The respondent decided to quit modeling after receiving that criticism from her mother. The reason why such criticism might have affected her life decision enormously could be because of her inability to filter the criticisms well.

I could highly empathize with the female respondent as I too, easily get influenced by other people’s opinion of me. One time, I had taken part in a stress interview competition where my interviewers had varied opinions about me. I was pondering over those comments, some of which were really piercing. One of my friends had then said to me,  “People will tell you things all the time, and it is upon you which of their comments you reflect upon and which ones you ignore.” 

This statement made by my friend got me thinking about the importance of filtration of criticisms. When people don’t filter criticisms, they let almost any comment given by some other person bother them which can ultimately lead to them becoming a product of other’s opinions.

However, only 28.57% of the respondents in our research stated that they know how to filter criticisms well. This shows that very few people have the ability to filter criticisms and segregate which ones are good for them and which ones aren’t really suited for their best benefit.

One really good medium to filter criticism can be taking a pause and reflecting on the source of criticism. Understanding the perspectives of the person who criticized us can be a good way to filter criticisms. After understanding the perspective of the other person, we can decide for ourselves if we want to acknowledge those perspectives or if we want to keep them aside.

For instance, one of the male entrepreneurs in our research stated how he learned to filter criticisms after he launched his start-up venture. In his venture, different customers have different preferences and opinions about their products. Initially, they started listening to all the criticisms made by all of his customers which only led them becoming more confused. Later, after having a conversation with their mentor, they realized that accepting all those criticisms and working on all of them would only dilute their brand image. Hence, later they figured out which criticisms came from their important target customers and they only worked upon on those criticisms which ultimately led to the best benefit of their venture by proper positioning of their brand.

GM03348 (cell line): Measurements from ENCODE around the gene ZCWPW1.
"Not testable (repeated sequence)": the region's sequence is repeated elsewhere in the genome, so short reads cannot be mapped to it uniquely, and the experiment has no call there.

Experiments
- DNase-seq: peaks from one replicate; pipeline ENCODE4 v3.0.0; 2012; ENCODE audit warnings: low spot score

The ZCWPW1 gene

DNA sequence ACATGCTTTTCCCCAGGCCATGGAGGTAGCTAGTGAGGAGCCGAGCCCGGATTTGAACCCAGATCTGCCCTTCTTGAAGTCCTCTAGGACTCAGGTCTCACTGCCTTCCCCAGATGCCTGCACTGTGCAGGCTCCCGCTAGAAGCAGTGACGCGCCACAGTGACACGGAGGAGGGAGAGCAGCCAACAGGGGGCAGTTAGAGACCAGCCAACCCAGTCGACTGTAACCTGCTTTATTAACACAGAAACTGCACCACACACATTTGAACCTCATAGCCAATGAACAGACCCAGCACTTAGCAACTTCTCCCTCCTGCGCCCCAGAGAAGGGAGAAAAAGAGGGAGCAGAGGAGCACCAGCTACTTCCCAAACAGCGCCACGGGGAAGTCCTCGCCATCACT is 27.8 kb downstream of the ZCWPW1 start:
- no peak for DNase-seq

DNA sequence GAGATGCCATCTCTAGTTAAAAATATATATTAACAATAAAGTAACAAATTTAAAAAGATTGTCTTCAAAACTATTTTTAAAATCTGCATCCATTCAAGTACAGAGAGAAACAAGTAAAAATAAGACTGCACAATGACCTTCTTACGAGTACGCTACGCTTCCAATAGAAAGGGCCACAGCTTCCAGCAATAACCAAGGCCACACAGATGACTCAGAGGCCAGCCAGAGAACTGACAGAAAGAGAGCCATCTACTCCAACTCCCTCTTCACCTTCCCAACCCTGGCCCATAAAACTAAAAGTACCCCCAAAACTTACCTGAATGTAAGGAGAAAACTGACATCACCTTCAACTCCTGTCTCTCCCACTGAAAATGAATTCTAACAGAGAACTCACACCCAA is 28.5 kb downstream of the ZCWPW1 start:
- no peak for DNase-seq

In the above example itself, the respondent realized different customers had different perspectives but they chose to acknowledge a few of those perspectives while keeping aside the rest of them.  

Hence, the important thing to be taken into consideration when receiving criticism is to take a pause. Imagine how horrendous the situation would have been if as a start-up entrepreneur, the respondent would have reacted impulsively towards any negative feedback he received from his customers. 

So, pondering upon the question of why it can be difficult to digest criticisms, I have developed a perspective. Usually, we humans want to feel validated but criticism does quite the opposite. So, we tend to act defensively. However, such defensive reactions are not at all beneficial as they can come out as disrespectful to the other person while we ourselves end up feeling guilty about our defensive reactions later.

Thus, to save ourselves from all the guilt, to be mindful of others and their opinions and to develop ourselves through the feedback we receive, it is crucial that criticism is handled well with elegance.

Mahima Poddar is Fact Finder at My Emotions Matter. You can reach her at [email protected].

Shikha Bhattarai is a student at Truman State University currently studying Business Administration and Psychology. An aspiring entrepreneur and philanthropist, she is also exploring different dimensions that make humans as capable, which also explains why she decided to understand more about emotions and how they relate with people. You can reach her at




We have not declared the names of the respondents in the article or their work organizations to respect their privacy and maintain the ethics of confidentiality in research. 


Mahima Poddar

Mahima Poddar is a Project Coordinator at My Emotions Matter and can be reached at [email protected].